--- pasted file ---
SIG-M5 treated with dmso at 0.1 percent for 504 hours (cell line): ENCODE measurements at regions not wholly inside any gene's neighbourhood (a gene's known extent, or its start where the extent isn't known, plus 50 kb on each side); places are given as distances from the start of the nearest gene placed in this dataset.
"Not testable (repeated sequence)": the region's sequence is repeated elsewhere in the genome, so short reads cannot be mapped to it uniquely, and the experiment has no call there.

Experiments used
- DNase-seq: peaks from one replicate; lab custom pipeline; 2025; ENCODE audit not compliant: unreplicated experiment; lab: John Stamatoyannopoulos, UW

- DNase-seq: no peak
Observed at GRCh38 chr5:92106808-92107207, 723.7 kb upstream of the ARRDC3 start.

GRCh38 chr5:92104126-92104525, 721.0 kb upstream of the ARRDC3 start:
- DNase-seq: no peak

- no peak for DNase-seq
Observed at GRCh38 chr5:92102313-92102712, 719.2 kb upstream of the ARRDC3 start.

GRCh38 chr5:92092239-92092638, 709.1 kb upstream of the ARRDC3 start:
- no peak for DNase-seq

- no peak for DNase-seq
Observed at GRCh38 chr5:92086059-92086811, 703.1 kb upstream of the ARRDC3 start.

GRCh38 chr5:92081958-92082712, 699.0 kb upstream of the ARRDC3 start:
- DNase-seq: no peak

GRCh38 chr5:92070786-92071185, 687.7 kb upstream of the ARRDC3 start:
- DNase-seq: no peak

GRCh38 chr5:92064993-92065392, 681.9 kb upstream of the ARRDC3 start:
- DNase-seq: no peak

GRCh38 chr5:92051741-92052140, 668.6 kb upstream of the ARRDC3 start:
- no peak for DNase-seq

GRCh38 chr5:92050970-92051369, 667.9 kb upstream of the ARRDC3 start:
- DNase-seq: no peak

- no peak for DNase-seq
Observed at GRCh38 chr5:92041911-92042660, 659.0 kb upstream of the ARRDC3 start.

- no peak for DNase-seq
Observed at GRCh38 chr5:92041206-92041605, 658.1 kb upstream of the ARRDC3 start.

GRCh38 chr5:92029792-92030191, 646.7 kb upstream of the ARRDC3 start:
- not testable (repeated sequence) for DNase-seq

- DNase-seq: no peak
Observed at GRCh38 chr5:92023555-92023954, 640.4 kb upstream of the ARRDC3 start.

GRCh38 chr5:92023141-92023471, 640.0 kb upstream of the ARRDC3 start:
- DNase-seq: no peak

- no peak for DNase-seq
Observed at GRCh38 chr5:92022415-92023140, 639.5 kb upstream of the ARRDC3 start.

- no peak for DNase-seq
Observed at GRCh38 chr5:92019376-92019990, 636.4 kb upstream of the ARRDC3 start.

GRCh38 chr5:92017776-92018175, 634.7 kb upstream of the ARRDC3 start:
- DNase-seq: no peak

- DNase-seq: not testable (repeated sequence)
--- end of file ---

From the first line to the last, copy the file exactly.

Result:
SIG-M5 treated with dmso at 0.1 percent for 504 hours (cell line): ENCODE measurements at regions not wholly inside any gene's neighbourhood (a gene's known extent, or its start where the extent isn't known, plus 50 kb on each side); places are given as distances from the start of the nearest gene placed in this dataset.
"Not testable (repeated sequence)": the region's sequence is repeated elsewhere in the genome, so short reads cannot be mapped to it uniquely, and the experiment has no call there.

Experiments used
- DNase-seq: peaks from one replicate; lab custom pipeline; 2025; ENCODE audit not compliant: unreplicated experiment; lab: John Stamatoyannopoulos, UW

- DNase-seq: no peak
Observed at GRCh38 chr5:92106808-92107207, 723.7 kb upstream of the ARRDC3 start.

GRCh38 chr5:92104126-92104525, 721.0 kb upstream of the ARRDC3 start:
- DNase-seq: no peak

- no peak for DNase-seq
Observed at GRCh38 chr5:92102313-92102712, 719.2 kb upstream of the ARRDC3 start.

GRCh38 chr5:92092239-92092638, 709.1 kb upstream of the ARRDC3 start:
- no peak for DNase-seq

- no peak for DNase-seq
Observed at GRCh38 chr5:92086059-92086811, 703.1 kb upstream of the ARRDC3 start.

GRCh38 chr5:92081958-92082712, 699.0 kb upstream of the ARRDC3 start:
- DNase-seq: no peak

GRCh38 chr5:92070786-92071185, 687.7 kb upstream of the ARRDC3 start:
- DNase-seq: no peak

GRCh38 chr5:92064993-92065392, 681.9 kb upstream of the ARRDC3 start:
- DNase-seq: no peak

GRCh38 chr5:92051741-92052140, 668.6 kb upstream of the ARRDC3 start:
- no peak for DNase-seq

GRCh38 chr5:92050970-92051369, 667.9 kb upstream of the ARRDC3 start:
- DNase-seq: no peak

- no peak for DNase-seq
Observed at GRCh38 chr5:92041911-92042660, 659.0 kb upstream of the ARRDC3 start.

- no peak for DNase-seq
Observed at GRCh38 chr5:92041206-92041605, 658.1 kb upstream of the ARRDC3 start.

GRCh38 chr5:92029792-92030191, 646.7 kb upstream of the ARRDC3 start:
- not testable (repeated sequence) for DNase-seq

- DNase-seq: no peak
Observed at GRCh38 chr5:92023555-92023954, 640.4 kb upstream of the ARRDC3 start.

GRCh38 chr5:92023141-92023471, 640.0 kb upstream of the ARRDC3 start:
- DNase-seq: no peak

- no peak for DNase-seq
Observed at GRCh38 chr5:92022415-92023140, 639.5 kb upstream of the ARRDC3 start.

- no peak for DNase-seq
Observed at GRCh38 chr5:92019376-92019990, 636.4 kb upstream of the ARRDC3 start.

GRCh38 chr5:92017776-92018175, 634.7 kb upstream of the ARRDC3 start:
- DNase-seq: no peak

- DNase-seq: not testable (repeated sequence)